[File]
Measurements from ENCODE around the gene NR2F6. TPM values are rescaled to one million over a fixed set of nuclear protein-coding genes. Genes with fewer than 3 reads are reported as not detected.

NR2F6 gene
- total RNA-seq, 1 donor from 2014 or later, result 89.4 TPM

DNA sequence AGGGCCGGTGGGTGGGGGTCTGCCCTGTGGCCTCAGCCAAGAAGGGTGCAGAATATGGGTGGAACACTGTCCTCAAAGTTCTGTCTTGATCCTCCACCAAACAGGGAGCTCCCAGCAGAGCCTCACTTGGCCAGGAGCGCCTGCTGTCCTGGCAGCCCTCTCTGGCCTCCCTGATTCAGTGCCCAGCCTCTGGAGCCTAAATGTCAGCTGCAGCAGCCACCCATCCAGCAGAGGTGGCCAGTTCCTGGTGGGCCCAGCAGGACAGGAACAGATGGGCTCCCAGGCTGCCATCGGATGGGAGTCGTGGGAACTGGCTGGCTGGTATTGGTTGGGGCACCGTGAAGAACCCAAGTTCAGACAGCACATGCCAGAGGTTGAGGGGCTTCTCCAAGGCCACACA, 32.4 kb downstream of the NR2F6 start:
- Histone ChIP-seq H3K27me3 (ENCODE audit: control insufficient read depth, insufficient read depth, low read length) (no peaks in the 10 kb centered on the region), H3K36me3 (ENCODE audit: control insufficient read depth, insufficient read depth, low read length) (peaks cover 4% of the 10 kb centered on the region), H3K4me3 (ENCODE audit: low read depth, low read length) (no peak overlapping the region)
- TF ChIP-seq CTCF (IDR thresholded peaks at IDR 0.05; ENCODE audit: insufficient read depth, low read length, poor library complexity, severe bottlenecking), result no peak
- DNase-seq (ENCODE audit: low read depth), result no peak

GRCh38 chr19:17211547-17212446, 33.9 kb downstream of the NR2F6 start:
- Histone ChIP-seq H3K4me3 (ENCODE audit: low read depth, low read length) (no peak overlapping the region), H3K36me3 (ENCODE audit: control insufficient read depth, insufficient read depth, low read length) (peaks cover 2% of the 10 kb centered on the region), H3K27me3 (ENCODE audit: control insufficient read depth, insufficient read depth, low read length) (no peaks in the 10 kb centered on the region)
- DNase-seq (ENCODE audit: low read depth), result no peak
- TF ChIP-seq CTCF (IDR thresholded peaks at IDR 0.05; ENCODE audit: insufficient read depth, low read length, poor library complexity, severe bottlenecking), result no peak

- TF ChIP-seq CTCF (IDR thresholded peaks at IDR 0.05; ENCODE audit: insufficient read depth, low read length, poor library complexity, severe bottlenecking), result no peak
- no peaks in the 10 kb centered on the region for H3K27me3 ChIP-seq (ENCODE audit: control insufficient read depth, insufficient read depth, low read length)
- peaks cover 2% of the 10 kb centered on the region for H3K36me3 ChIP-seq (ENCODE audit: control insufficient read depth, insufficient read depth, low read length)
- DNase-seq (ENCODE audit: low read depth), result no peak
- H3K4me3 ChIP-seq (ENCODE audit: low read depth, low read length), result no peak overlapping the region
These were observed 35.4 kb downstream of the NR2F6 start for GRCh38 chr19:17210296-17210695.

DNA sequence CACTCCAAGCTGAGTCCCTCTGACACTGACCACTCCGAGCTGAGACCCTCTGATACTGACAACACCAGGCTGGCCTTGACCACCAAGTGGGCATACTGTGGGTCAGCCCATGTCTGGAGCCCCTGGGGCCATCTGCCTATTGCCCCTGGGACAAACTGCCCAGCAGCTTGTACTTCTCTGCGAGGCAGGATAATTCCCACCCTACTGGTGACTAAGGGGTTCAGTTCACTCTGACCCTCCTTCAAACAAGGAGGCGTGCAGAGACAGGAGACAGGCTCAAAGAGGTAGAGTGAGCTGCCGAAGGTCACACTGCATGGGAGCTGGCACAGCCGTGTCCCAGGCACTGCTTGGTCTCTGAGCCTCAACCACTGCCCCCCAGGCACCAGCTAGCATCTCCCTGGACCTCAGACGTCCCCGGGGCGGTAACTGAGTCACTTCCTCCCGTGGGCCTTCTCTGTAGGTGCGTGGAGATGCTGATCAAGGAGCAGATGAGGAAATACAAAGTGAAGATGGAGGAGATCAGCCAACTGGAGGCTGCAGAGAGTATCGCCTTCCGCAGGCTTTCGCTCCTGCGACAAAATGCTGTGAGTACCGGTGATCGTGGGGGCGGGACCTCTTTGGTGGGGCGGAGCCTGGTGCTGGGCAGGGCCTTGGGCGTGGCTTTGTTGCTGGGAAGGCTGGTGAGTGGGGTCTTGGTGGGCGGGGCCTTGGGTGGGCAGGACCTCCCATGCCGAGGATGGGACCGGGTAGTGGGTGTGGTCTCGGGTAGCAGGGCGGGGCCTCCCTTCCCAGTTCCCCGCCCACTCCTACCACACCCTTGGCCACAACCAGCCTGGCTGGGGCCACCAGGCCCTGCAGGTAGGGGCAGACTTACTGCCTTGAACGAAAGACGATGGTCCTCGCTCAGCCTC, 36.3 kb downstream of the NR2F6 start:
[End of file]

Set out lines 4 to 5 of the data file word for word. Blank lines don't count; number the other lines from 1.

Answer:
DNA sequence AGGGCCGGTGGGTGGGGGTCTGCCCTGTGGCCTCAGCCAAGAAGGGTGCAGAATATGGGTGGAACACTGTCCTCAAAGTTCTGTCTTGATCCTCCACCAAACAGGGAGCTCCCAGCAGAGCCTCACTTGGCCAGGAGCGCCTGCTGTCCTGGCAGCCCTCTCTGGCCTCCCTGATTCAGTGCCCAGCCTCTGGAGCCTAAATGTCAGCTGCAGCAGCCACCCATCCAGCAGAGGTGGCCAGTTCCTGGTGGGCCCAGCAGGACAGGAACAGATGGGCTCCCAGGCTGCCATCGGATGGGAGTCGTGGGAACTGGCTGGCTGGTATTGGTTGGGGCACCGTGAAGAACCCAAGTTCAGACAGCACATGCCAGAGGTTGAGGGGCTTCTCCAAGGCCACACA, 32.4 kb downstream of the NR2F6 start:
- Histone ChIP-seq H3K27me3 (ENCODE audit: control insufficient read depth, insufficient read depth, low read length) (no peaks in the 10 kb centered on the region), H3K36me3 (ENCODE audit: control insufficient read depth, insufficient read depth, low read length) (peaks cover 4% of the 10 kb centered on the region), H3K4me3 (ENCODE audit: low read depth, low read length) (no peak overlapping the region)